“A what?”
“A carny.”
“Can’t say I do.”
“It’s a person who works in a traveling carnival.”

“You traveled with a carnival?!” His voice rose several decibels, and she clamped her thighs together to keep from diving under the table.

“Yeah.” She grimaced and let the sarcasm fly. “Trust me. It’s not as glamorous as you think.”

He clasped his hands on the table. “What was it like?”

“Lonely and back-breaking,” she replied.
“Oh, come on. There must have been fun times, too.”

“Not many,” she murmured, then shook her head to clear the bitter memories. She needed a pleasant distraction. “What about you? What’s your family like?”

“Not worth talking about.” He shrugged. “I’ve lived a very dull life, compared to you. I’m the only son with four sisters. There were times I would’ve liked to join a carnival. Being with my family isn’t much different; it’s noisy, chaotic, and crowded.”

“It sounds wonderful,” she murmured, unable to stifle the wistful air in her tone.
Sure, her life had been noisy, chaotic, and crowded too. The difference was, for him, all those inconveniences came from family, people who knew him and loved him twenty-four hours a day, seven days a week, fifty-two weeks a year. In her case, the noise, chaos, and crowds were due to strangers. In her personal life, no one took an interest in her, knew how she took her coffee, cared if she were sick or hurting. Not even her mother, who spent her offstage time drunk or high.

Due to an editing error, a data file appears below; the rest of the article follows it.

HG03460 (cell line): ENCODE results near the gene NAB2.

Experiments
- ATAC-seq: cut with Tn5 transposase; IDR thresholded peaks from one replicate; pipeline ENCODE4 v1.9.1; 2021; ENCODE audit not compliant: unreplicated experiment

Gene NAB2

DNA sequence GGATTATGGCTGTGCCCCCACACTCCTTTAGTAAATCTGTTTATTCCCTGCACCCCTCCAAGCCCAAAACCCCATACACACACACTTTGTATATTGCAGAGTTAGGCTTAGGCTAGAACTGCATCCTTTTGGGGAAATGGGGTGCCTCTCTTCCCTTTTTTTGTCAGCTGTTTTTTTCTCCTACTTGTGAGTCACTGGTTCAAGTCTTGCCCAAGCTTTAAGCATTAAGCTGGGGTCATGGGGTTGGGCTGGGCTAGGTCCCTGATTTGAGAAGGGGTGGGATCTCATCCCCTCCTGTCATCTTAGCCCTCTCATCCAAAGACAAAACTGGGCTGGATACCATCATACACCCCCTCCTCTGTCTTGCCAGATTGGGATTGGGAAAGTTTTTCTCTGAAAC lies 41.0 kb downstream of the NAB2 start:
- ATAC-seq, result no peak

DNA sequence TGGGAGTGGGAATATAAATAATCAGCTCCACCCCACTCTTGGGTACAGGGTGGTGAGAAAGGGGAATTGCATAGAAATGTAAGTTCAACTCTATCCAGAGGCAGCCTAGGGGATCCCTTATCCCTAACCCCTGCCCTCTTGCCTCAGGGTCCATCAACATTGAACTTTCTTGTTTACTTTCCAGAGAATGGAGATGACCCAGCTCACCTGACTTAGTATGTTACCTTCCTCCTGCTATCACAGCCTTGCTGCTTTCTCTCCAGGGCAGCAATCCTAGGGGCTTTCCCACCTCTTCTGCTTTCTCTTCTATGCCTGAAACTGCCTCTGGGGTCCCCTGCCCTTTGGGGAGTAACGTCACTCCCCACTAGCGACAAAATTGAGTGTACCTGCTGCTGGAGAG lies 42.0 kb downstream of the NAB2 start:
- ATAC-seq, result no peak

“Most of the time,” she continued, her mind going back to all those years with Jablonski Entertainments, “I handled ride maintenance and repair. Mom was in charge of dukkering. You’d call her a gypsy, telling fortunes and predicting futures with cards or a crystal ball. But we all pitched in wherever we were needed. If you’ve seen anyone working at a carnival, chances are, I’ve done that same job at least once in my life. I sold tickets, manned the rides, lifted steel.”
“Lifted steel?”
“Basically, it’s what it sounds like. Assembling the rides and outbuildings. I also dropped awnings, which is what we call closing up shop for the night. I played the gypsy role when Mom was too blotto to do her job.”

“Was your mother a real gypsy? A Rom, I mean.”

“No. She just sort of looked like what most people consider a gypsy to look like. Actually, she made herself look like what people consider gypsy-like. She dyed her hair black, which looked ‘mystical’ with her pale blue eyes. Almost otherworldly, I guess. And she wore heavy makeup. Uncle Leo—he owns the carnival we traveled with—he brought my mother to the States from Kraków a long time ago, when my grandparents died. She practically grew up around the carnival.”

“And you? When did you get involved?”

“I was born in the bunkhouse.”

“What about your father? Do you look like him? Was he part of the carnival too?”